Over the holidays I wanted to get a very simple Rust application running on my WiFi Pineapple Nano. Since I don’t have much experience with embedded systems and cross-compilation, it sounded like something fun to do and I was sure I might learn a thing or two. Many hours later and lots of frustration, I ended up with a simple solution that I’d like to share in this post.
The major obstacle to overcome is building your own standard library, since Rust doesn’t ship with one for our target out of the box. I first tried it “the old way” by checking out the source and running through all the steps described in rust-cross. While I got it to build in the end it still didn’t work because of some version issues (I compiled with
rustc 1.16.0-dev (4ecc85beb 2016-12-28) and the same version but
rustc 1.16.0-nightly (4ecc85beb 2016-12-28) rejected running it).
Close to giving up at this point after spending hours on it, I found the xargo wrapper around
cargo, an awesome project by Jorge Aparicio. With this tool I got it to work fairly quickly and this is also the approach we’ll be following in this post. We still need to handle a couple of extra steps not outlined in the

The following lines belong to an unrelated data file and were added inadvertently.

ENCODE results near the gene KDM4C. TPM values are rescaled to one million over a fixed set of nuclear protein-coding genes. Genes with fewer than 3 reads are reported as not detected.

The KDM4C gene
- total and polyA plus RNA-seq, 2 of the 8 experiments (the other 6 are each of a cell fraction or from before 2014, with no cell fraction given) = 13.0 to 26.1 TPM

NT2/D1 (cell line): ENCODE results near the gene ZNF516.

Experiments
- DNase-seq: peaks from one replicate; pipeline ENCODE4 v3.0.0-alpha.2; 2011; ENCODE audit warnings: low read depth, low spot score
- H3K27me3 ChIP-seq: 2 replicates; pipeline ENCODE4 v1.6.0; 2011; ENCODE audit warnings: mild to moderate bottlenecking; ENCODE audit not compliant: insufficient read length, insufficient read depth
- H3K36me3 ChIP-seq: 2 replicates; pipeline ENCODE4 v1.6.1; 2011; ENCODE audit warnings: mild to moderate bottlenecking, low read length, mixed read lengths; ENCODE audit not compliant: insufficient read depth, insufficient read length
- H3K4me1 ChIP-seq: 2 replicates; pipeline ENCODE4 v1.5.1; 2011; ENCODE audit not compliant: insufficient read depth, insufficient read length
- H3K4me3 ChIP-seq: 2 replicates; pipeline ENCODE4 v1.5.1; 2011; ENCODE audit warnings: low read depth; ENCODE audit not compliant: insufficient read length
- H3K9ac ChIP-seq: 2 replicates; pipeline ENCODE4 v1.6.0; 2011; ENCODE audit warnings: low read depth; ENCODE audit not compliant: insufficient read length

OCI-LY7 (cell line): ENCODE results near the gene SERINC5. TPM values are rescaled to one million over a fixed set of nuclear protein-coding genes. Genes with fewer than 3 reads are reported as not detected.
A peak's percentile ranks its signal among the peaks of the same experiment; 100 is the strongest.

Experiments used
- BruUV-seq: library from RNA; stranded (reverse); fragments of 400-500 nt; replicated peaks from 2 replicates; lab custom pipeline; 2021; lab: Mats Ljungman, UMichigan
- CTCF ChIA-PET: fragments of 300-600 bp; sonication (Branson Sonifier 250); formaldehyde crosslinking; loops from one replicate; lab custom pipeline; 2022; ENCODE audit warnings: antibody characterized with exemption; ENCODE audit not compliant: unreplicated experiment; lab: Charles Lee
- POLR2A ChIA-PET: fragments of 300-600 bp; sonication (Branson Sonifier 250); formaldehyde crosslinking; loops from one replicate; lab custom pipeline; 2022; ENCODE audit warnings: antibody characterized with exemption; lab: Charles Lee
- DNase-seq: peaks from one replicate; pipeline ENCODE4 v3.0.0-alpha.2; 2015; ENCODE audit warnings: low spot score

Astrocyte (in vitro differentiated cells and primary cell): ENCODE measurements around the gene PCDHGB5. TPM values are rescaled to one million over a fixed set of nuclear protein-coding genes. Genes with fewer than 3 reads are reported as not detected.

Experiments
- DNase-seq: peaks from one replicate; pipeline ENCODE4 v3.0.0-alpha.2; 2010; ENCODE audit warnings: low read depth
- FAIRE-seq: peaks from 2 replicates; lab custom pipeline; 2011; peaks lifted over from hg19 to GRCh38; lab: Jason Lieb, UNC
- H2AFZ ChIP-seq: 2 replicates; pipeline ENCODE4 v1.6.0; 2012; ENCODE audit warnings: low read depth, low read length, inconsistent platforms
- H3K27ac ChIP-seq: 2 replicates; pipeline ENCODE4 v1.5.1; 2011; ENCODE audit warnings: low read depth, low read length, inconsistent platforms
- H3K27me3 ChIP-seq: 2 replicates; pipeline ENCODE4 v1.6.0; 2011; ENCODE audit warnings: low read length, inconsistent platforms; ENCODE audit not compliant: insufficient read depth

xargo documentation, so I hope this post provides extra value to some of you.
Before we get into the weeds we need to do our homework first and figure out the compilation target for cross compilation. Once you SSH into your pineapple and run
uname -a you’ll see something like this:
[email protected]:~# uname -a Linux Pineapple 3.18.36 #40 Fri Oct 28 05:42:22 UTC 2016 mips GNU/Linux
This is the output from my WiFi Pineapple NANO running the 1.1.3 firmware. The important part here is mips, which gives us a clue which platform the pineapple is running on. The device is built on top of OpenWRT, a linux distribution for embedded devices.
/etc/openwrt_release file provides more information about the OpenWrt release itself:
[email protected]:~# cat /etc/openwrt_release DISTRIB_ID='OpenWrt' DISTRIB_RELEASE='Chaos Calmer' DISTRIB_REVISION='r49403' DISTRIB_CODENAME='chaos_calmer' DISTRIB_TARGET='ar71xx/generic' DISTRIB_DESCRIPTION='OpenWrt Chaos Calmer 15.05.1' DISTRIB_TAINTS='no-all no-ipv6 busybox'
Our target is ‘ar71xx/generic’, running OpenWrt ChaosCalmer 15.05.1. Looking for more info here, we can see that its a big endian platform based on the Atheros AR71xx/AR724x/913x chipset.
That gives us enough information to locate this download page for our chipset and especially we need to download the correct SDK.
OpenWrt only provides the SDK for Linux as a host platform, so if you are running on Windows or OSX you’ll need a virtual machine to follow the steps.